I wrote the following sentences:

  1. He drives not so much quickly as recklessly.
  2. He does not drive so much quickly as recklessly.
  3. He does not drive quickly so much as recklessly.

Which one sounds best to you? I would be grateful for any comments.

  • I think the first sounds a lot better. Best to keep the "not" with the "so much", and not insert a verb between them. The second and third sentences are not so much ungrammatical as they are awkward.
    – J.R.
    Dec 30 '16 at 10:22

As a native BrE speaker I would never say 1 or 2. They would sound strange to me if I heard anyone say them. 3 sounds fine to me, and I would insert a comma if I were writing it:

He does not drive quickly, so much as recklessly.

I couldn't disagree more with J.R.'s comment on the OP!

  • I agree with this completely. And I am an AmE speaker. So 3 is fine.
    – Lambie
    Jan 11 '19 at 0:32

Here is an alternate opinion for you that you can consider.

He drives not so much fast, as he drives reckless. Or He drives not as much fast as reckless. He drives quickly, not as much as recklessly.

Though it is not an absolute rule, I think what is affecting me is that frequently the -ly adverb follows the verb and not a quantifier so for me it is just awkward. However, others feel differently than I do.

When I think of driving quickly, I think of someone getting into a care and putting it into motion as soon as possible, which could be a slow motion. Quickly usually implies doing something in a short time.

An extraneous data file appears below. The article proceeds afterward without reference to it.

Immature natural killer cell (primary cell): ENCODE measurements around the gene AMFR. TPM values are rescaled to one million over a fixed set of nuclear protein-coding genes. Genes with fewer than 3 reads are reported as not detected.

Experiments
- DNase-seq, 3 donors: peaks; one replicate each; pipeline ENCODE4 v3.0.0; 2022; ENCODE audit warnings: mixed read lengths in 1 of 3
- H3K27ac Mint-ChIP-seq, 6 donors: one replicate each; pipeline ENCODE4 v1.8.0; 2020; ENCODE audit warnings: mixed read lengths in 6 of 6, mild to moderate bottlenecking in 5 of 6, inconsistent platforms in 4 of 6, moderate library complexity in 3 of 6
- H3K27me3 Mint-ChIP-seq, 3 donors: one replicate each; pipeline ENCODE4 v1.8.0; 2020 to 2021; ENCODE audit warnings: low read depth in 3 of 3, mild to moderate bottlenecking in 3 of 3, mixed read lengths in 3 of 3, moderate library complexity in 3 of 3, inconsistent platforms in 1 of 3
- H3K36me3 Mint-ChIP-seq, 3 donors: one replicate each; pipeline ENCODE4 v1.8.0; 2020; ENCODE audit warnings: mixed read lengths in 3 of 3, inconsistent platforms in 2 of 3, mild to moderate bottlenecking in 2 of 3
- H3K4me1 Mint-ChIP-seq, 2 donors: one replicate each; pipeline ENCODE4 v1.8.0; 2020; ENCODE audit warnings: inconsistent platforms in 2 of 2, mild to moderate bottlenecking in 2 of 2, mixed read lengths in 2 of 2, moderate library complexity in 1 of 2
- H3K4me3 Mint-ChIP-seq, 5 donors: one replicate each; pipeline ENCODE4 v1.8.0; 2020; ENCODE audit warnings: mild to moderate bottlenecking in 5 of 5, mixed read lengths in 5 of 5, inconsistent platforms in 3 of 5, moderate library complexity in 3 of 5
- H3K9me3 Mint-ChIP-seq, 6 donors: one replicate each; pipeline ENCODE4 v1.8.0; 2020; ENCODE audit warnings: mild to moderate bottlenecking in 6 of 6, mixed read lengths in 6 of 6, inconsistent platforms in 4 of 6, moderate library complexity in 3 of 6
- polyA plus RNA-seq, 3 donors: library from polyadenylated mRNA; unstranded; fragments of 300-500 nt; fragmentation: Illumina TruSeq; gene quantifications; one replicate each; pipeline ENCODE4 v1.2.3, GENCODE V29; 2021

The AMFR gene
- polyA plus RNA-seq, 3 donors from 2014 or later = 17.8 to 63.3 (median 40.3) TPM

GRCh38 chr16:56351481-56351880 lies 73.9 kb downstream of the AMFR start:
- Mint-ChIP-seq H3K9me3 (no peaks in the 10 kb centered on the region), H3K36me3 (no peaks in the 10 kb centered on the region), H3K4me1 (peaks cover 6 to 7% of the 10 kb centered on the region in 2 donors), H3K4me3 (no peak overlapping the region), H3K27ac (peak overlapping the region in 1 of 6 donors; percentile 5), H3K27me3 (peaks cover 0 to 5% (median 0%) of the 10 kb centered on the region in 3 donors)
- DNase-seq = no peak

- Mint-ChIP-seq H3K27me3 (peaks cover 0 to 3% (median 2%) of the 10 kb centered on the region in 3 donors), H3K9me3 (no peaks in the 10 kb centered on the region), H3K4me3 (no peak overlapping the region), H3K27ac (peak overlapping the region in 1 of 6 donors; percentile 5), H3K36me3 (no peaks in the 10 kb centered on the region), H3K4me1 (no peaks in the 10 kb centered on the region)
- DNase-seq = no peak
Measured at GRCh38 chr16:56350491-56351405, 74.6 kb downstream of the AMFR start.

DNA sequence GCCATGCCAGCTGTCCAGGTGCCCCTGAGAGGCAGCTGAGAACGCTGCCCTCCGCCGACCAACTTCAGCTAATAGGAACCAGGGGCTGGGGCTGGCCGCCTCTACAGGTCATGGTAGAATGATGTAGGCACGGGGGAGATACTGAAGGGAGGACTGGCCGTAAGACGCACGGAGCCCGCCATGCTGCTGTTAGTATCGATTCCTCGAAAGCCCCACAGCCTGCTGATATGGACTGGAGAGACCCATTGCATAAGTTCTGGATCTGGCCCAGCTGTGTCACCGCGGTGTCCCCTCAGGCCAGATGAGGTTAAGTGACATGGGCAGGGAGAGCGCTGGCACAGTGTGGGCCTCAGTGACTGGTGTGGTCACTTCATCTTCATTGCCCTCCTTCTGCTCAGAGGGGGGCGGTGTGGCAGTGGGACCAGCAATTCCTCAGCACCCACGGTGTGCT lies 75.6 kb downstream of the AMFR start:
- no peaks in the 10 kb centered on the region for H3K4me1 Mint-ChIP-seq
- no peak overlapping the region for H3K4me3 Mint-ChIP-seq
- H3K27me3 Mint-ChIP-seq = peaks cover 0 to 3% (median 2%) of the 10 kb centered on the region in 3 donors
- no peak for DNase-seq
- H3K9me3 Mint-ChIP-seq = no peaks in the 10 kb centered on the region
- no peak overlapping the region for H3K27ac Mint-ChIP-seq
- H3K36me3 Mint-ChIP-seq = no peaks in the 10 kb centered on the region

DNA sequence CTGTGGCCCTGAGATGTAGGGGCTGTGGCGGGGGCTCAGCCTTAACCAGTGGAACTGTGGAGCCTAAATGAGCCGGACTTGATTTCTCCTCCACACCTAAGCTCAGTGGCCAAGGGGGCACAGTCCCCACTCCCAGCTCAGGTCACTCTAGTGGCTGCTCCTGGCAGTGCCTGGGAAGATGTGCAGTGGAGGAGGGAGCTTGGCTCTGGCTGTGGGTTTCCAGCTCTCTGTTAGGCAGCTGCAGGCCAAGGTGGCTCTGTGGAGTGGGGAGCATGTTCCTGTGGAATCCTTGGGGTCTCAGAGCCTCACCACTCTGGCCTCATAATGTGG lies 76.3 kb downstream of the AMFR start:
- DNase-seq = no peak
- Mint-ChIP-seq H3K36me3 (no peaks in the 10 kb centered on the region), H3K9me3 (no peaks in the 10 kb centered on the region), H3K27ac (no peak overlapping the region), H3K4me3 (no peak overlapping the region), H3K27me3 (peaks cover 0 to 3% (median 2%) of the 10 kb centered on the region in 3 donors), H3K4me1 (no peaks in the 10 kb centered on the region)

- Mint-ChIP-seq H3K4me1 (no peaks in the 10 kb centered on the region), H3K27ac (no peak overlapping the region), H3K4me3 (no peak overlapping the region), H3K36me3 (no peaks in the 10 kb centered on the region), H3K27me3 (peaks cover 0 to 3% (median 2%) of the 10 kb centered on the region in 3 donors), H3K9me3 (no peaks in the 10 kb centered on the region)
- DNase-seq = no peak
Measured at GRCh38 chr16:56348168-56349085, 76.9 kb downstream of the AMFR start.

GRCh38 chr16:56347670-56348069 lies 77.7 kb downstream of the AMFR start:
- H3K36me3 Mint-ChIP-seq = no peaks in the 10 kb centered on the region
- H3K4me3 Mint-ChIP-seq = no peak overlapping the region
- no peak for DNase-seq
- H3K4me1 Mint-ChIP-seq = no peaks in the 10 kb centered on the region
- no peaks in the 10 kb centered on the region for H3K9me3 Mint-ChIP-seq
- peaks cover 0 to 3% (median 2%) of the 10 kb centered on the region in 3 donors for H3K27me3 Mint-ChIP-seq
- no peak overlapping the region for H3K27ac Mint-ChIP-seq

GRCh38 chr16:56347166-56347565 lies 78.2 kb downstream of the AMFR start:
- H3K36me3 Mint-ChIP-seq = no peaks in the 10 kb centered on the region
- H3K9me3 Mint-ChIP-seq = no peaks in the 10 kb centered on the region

I ate quickly, so I could leave for the movies. I am not sure that driving quickly is related to being reckless. Driving fast may or may not be wreckless.

  • To drive fast, fast is an adverb. To drive recklessly, adverb.
    – Lambie
    Jan 11 '19 at 0:32

Use another example to simplify.

He’s not so much acting unintelligently as acting uninterested in schoolwork.

While the subject is actively unintelligently, what is more important is his lack of interest.

So for your three examples:
1. He acts not so much unintelligently as uninterested.
2. He does not act so much unintelligently as uninterested.
3. He does not act unintelligently so much as uninterested.

3 sounds the most natural, but the meaning is clear in all 3. In each case, both the first and the second descriptions are true, but the emphasis is on the second.

And just to add a bit more complexity, the following statements are also possible:

It's not just that he drives quickly, as much as drives recklessly.
It's not that he drives quickly, as much as that he drives recklessly.
It's not his driving aggressively that's the issue, it's his recklessness while driving.
It's not his aggressive driving, it's his recklessness while driving that's the issue.

As always depends on what exactly you are trying to express. Figure out your primary intention with this statement, and that should help guide your word choice.

English stack discussion of the issue
Another similar question from a neighboring stack
General Idiom dictionary


Short Answer: 1

Long Answer: But I would write it as, "It's not so much that he drives quickly as it is that he drives recklessly."

  • There may be a place for it, but I don't think a learner should assume that your wordier version is always the better one.
    – J.R.
    Dec 30 '16 at 10:26
  • @J.R. I hadn't made that assumption myself. Expert opinions these may be, they are still only opinions after all, no? Dec 30 '16 at 10:51
  • 1
    Generally speaking and in an ideal sense, SE strives to get answers, not opinions. Moreover, you may not have made that assumption, but it's not hard to imagine a learner reading your answer and jumping to that conclusion – especially in your answer's current terse form.
    – J.R.
    Dec 30 '16 at 10:57
  • @J.R. I think you should give us learners more credit than that. Dec 30 '16 at 11:17
  • I think your answer could be misleading; it makes it sound like your wordier version is superior to the O.P.'s short one. All I did was leave a clarifying comment. I'm not trying to discredit any learner.
    – J.R.
    Dec 30 '16 at 14:29

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